Parental decision making process and perceptions of outdoor pursuit facilitators for their child with disabilities
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In striving to reach the World Health Organization’s definition of health, physical activity (PA) that influences the mental and social aspects of health should be employed. One of the most efficient ways we can achieve all of this at once is through outdoor pursuits (OP). When we look at children with disabilities, we find that they engage in outdoor activities less than their typically developing peers. Because parents and guardians are the primary decision-makers for their child with disabilities, it is prudent to understand what they see as facilitators to their child’s active participation in OP, and how they go about making the decision to include their child in OP. Employing the Theory of Planned Behavior, this study utilized semi structured interviews with 11 parents of children with disabilities to gain insight as to what these parents viewed as facilitators to their child's participation in OPs, and what fuels their decision-making process in this matter. Results indicated 3 major themes: a) parents perceive participation in OP as a means to promote growth in all domains for the CWD, b) there is a strong value of PA within the family and the community the family is a part of, and c) parent’s positive perceptions of OP adapted programming facilitated child’s involvement in OP.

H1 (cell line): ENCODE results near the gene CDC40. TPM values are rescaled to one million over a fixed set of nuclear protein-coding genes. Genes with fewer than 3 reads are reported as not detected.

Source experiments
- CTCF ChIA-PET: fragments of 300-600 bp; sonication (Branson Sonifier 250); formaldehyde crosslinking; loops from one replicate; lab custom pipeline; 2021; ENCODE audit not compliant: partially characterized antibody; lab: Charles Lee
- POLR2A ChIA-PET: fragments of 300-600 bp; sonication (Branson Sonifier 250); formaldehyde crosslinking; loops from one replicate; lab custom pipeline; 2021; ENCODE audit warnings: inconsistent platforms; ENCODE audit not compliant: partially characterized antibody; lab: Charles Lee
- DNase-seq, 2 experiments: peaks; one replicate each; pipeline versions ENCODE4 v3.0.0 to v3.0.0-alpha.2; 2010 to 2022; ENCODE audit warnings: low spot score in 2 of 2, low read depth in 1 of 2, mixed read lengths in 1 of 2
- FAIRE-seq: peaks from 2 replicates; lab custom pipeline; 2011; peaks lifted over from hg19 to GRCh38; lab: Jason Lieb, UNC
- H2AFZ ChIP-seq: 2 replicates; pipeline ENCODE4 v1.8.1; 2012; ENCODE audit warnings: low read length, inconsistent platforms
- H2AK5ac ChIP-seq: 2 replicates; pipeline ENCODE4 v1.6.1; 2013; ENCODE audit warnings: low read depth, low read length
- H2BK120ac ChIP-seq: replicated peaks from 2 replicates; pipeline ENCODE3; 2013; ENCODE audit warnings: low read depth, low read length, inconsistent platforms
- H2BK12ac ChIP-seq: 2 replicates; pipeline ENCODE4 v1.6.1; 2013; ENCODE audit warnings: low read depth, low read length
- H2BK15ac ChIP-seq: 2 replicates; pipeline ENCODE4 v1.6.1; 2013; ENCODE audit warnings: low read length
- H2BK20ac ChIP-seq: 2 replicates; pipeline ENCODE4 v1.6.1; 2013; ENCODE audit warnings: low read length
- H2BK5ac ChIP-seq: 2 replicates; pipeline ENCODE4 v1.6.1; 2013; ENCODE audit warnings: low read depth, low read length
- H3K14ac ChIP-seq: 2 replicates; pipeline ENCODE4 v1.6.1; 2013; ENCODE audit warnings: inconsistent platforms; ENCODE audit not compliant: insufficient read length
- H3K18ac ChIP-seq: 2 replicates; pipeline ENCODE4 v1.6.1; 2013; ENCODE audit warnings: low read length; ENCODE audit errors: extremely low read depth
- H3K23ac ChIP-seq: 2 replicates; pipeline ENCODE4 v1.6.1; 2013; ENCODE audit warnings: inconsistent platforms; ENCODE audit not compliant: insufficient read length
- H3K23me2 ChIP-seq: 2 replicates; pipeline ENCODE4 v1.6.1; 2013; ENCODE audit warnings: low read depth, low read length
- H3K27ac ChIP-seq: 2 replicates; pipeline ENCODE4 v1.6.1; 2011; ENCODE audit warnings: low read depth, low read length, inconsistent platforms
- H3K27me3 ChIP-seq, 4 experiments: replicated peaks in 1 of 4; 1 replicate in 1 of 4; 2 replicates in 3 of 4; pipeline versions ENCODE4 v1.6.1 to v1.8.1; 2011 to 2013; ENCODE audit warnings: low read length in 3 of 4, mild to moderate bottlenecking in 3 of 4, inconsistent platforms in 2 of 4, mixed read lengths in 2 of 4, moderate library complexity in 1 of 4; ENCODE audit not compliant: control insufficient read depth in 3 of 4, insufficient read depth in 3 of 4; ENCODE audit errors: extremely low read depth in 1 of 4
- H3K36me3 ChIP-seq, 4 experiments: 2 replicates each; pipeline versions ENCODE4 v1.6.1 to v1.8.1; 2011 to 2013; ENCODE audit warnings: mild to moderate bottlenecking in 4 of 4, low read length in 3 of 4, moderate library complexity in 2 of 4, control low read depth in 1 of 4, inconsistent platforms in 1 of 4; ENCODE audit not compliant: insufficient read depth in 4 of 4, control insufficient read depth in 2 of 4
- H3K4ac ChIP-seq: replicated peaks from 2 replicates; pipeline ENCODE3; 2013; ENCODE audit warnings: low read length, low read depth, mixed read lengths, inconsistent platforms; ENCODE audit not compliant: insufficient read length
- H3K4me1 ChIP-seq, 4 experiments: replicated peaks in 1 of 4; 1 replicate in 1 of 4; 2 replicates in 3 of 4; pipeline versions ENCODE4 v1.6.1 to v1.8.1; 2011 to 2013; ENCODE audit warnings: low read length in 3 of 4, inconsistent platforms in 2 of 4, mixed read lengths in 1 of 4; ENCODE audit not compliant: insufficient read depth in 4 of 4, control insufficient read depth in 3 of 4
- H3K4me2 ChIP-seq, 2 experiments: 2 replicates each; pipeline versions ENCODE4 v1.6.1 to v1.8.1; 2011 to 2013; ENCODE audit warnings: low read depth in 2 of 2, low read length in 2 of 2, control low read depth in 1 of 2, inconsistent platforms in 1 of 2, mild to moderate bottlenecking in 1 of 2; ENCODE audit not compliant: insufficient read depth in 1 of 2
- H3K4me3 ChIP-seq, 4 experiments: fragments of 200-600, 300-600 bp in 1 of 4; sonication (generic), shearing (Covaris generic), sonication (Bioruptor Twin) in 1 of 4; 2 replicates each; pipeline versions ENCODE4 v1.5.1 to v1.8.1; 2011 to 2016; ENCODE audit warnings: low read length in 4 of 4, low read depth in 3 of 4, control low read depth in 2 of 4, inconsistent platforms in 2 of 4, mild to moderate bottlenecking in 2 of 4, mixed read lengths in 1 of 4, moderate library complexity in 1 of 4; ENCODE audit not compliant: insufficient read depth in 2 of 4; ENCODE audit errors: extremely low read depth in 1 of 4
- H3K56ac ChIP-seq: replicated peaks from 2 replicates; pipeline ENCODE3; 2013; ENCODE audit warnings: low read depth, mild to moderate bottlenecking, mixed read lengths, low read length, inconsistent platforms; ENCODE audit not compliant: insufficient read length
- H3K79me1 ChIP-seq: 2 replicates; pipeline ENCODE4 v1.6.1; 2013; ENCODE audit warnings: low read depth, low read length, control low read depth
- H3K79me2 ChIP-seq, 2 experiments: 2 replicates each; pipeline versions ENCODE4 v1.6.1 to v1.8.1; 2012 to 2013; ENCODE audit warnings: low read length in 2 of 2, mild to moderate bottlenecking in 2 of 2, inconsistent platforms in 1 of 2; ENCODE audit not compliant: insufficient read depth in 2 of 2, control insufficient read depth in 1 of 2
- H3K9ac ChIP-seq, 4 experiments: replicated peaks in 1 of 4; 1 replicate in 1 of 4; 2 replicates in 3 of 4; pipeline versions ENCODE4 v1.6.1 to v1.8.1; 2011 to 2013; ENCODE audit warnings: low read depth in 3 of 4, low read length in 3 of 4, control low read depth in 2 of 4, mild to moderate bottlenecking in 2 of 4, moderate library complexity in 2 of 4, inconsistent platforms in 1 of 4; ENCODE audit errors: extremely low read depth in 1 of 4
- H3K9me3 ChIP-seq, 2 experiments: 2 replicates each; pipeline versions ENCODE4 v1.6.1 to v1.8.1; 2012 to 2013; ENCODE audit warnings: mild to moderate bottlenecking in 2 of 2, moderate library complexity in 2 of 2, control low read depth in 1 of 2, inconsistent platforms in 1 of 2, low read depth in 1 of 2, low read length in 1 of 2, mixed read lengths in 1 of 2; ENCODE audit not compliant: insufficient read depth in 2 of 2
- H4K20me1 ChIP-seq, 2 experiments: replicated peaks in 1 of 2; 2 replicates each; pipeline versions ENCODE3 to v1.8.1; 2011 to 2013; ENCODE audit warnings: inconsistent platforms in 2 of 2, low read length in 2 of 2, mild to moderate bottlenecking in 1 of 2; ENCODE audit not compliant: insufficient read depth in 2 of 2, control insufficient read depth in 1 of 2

Children with disabilities
Education -- parent participation